- Slide 26
- Problem sets released now PS0: Covers background knowledge. Do not submit. PS1: Routine problems --- easy practice. Do not submit. Standard problems --- to be submitted. Advanced problems --- for a challenge/fun. Do not submit. CS5234 Overview
- Slide 27
- Problem set grading Simple scheme: 2 : excellent, near perfect answer 1 : mostly right 0 : mostly wrong / not handed in -1 : utter nonsense CS5234 Overview
- Slide 28
- What to submit: Concise and precise answers: Solutions should be rigorous, containing all necessary detail, but no more. Algorithm descriptions consist of: 1. Summary of results/claims. 2. Description of algorithm in English. 3. Pseudocode, if helpful. 4. Worked example of algorithm. 5. Diagram / picture. 6. Proof of correctness and performance analysis. CS5234 Overview
- Slide 29
- How to draw pictures? By hand: Either submit hardcopy, or scan, or take a picture with your phone! Or use a tablet / iPad Digitally: 1. xfig (ugh) 2. OmniGraffle (mac) 3. Powerpoint (hmmm) 4. ??? CS5234 Overview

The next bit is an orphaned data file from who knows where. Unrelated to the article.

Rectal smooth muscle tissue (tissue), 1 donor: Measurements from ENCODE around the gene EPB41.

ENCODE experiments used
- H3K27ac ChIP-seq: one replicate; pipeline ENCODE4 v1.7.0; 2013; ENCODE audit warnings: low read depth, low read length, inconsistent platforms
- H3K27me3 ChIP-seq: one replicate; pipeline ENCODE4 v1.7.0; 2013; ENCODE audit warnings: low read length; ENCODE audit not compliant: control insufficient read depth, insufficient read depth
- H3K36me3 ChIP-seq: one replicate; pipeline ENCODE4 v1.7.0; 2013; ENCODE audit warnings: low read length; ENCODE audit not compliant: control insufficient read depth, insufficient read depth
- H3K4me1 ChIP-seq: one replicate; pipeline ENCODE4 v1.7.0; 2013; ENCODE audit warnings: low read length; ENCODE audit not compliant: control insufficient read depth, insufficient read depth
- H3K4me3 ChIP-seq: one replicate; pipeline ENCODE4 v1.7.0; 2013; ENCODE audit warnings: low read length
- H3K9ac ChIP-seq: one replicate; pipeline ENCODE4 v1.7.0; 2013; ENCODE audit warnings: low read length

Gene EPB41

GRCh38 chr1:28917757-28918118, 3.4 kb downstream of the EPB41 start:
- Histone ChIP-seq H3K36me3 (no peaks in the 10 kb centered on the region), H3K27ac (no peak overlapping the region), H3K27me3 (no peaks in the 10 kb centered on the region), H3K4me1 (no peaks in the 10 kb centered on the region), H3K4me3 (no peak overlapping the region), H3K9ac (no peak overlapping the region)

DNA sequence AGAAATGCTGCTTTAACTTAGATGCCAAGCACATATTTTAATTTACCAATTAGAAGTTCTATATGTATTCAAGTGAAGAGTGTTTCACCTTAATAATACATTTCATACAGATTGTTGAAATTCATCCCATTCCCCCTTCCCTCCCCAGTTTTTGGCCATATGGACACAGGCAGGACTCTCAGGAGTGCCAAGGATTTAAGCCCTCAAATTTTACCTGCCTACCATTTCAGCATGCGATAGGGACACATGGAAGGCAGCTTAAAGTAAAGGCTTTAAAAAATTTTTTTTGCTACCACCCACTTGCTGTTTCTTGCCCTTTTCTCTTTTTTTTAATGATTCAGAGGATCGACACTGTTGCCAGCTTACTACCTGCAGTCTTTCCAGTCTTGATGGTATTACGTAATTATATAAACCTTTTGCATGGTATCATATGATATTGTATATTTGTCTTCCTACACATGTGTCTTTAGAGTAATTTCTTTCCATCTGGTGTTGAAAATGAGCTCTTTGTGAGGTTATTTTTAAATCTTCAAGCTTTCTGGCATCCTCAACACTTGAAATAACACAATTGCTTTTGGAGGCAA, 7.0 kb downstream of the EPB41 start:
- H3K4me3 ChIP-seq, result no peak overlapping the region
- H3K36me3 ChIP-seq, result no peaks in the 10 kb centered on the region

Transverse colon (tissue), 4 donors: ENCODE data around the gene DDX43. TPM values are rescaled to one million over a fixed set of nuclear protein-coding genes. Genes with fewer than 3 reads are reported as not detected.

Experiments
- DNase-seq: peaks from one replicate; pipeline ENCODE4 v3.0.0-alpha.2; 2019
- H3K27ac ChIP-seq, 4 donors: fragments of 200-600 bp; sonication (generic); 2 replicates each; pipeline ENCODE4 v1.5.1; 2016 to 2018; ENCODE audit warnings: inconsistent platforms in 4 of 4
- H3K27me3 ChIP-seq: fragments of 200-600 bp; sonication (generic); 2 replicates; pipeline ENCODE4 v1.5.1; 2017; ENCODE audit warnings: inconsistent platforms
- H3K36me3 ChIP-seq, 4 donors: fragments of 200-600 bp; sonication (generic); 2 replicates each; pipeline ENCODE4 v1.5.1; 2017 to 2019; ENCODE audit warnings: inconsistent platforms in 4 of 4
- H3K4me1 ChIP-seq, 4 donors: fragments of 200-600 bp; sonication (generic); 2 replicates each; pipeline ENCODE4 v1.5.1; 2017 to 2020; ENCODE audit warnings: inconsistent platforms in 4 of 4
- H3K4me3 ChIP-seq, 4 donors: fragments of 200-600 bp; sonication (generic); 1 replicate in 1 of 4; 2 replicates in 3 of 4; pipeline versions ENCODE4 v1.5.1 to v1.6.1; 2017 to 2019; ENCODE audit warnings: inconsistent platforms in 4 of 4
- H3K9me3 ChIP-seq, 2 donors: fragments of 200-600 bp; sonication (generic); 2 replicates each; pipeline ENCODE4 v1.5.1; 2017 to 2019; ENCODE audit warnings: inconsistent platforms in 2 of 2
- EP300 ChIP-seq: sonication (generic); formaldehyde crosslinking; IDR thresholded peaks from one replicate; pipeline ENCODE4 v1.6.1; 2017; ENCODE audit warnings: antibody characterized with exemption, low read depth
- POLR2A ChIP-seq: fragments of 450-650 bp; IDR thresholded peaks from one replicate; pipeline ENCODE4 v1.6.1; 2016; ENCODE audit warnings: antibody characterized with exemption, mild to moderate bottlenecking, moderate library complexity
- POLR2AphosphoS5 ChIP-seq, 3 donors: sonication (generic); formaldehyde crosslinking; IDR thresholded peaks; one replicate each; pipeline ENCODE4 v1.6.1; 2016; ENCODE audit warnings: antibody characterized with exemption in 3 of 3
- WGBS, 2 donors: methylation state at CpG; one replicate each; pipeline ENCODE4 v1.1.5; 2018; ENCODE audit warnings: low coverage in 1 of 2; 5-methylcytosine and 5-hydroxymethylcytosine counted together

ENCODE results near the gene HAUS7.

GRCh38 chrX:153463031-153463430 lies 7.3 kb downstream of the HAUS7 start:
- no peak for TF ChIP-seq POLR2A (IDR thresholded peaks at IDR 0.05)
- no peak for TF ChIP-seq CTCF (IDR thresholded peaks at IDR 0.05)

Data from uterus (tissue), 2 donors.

- Slide 30
- Policy on plagiarism: Do your work yourself: Your submission should be unique, unlike anything else submitted, on the web, etc. Discuss with other students: 1. Discuss general approach and techniques. 2. Do not take notes. 3. Spend 30 minutes on facebook (or equiv.). 4. Write up solution on your own. 5. List all collaborators. Do not search for solutions on the web: Use web to learn techniques and to review material from class. CS5234 Overview
- Slide 31
- Policy on plagiarism: Penalized severely: First offense: minimum of one letter grade lost on final grade for class (or referral to SoC disciplinary committee). Second offense: F for the class and/or referral to SoC. Do not copy/compare solutions! CS5234 Overview
- Slide 32
- Introduction to Algorithms Cormen, Leiserson, Rivest, Stein Recommended Textbooks
- Slide 33
- Algorithm Design Kleinberg and Tardos Recommended Textbooks
- Slide 34
- Topics (tentative, TBD) Introduction to combinatorial optimization Vertex cover, set cover, Steiner tree, TSP Flows and matching Maximum flow, bipartite matching Planar Graphs Faster algorithms Linear programming LPs, duality, relaxations, rounding CS5234 Overview
- Slide 35
- What do we do when problems are NP-hard? 1.Find exponential time solutions 2.Average performance 3.Approximate Algorithm is efficient Solution is sub-optimal Provable guarantee: ratio of output to optimal Combinatorial Optimization